Christianity started to spread in the region after 2nd century. Antalya was visited by Paul of Tarsus, as recorded in the Acts of the Apostles: "From Perga, Paul and Barnabas went down to Attalia and sailed from there to Antioch after preaching in Pisidia and Pamphylia" (Acts 14:25-26).
Antalya was a major city in the Byzantine Empire. It was the capital of the Byzantine, which occupied the southern coasts of Anatolia and the Aegean Islands. At the time of the accession of John II Comnenus (1118) it was an isolated outpost surrounded by Turkish states, accessible only by sea.
The city, along with the surrounding region, was conquered by the Seljuk Turks in the early 13th century. Antalya was the capital of the Turkish state of Teke (1321–1423) until its conquest by the Ottomans.
Düden Waterfalls are a group of waterfalls in the province of Antalya, Turkey. The waterfall, formed by the Düden River (one of the major rivers in southern Anatolia), is located 12 km north-east of Antalya; which ends, where the limpid waters of the Lower Düden Falls drop off a rocky cliff directly into the Mediterranean Sea in a dazzling show.
Olympos is an ancient city which was founded in the Hellenistic period, presumably taking its name from
nearby Mount Olympos (Turkish: Tahtalı Dağı, Timber Mountain), one of over twenty mountains with the name
Olympos in the Classical world.
From these mountains of the Solymi, according to Homer, the God Poseidon looked out to sea and saw Odysseus, sailing away from Calypso's island, and called up a great storm that wrecked him on the shores of the island of Nausicaa.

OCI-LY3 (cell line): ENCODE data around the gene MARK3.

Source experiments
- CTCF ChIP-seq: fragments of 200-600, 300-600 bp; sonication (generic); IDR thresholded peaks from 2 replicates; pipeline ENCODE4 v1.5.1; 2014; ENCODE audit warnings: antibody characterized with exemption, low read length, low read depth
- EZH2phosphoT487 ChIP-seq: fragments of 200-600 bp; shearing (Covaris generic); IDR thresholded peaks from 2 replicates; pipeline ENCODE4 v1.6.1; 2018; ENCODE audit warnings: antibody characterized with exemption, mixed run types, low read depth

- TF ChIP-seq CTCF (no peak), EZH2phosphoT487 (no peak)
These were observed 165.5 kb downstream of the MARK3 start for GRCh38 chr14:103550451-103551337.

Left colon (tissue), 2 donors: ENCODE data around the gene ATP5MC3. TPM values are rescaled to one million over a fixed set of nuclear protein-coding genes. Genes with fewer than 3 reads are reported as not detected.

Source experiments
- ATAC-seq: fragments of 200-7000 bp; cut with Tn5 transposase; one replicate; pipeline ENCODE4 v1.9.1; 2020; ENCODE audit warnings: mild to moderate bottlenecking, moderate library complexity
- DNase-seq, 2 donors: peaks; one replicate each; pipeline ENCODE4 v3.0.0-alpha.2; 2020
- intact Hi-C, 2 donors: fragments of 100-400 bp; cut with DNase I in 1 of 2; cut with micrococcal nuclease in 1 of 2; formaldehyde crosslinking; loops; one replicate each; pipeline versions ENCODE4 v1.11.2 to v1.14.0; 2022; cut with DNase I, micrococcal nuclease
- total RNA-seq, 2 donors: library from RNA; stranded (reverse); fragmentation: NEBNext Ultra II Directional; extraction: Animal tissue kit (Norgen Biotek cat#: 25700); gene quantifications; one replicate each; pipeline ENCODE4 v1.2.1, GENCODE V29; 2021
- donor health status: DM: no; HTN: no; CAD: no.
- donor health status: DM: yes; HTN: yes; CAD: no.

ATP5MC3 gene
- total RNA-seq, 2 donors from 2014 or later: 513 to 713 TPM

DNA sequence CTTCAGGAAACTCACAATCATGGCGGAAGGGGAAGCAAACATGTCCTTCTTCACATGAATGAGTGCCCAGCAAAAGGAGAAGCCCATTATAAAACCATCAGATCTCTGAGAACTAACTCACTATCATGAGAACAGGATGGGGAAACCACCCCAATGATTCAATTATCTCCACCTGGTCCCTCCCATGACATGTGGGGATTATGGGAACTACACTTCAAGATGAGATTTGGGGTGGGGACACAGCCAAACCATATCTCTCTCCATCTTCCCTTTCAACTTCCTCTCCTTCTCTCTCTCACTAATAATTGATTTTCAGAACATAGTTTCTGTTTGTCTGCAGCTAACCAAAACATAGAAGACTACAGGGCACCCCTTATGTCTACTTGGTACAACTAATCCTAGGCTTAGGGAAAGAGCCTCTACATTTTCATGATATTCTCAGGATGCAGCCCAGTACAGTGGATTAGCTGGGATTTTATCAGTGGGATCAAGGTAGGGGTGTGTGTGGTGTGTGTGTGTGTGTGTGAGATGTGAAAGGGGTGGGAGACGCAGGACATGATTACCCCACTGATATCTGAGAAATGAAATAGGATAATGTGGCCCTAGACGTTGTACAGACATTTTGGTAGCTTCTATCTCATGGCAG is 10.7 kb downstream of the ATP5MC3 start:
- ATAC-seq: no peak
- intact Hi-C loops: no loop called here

It was described by Cicero as an ancient city full of riches and works of art. The city became one of the six leading cities of the Lycian federation. In the 1st century BC, Olympos was invaded and settled by Cilician pirates. This ended in 78 BC, when the Roman commander Servilius, accompanied by the young Julius Caesar, took the city after a victory at sea, and added Olympos to the Roman Empire. The pirate Zenicetes set fire to his own house and perished. The emperor Hadrian visited the city after which it took the name of Hadrianopolis for a period, in his honour.
In the Middle Ages, Venetians, Genoese and Rhodians built two fortresses along the coast, but by the 15th century Olympos had been abandoned. Today the site attracts tourists, not only for the artifacts that can still be found, but also for its scenic landscapes, supporting wild grapevines, flowering oleander, bay trees, figs and pines.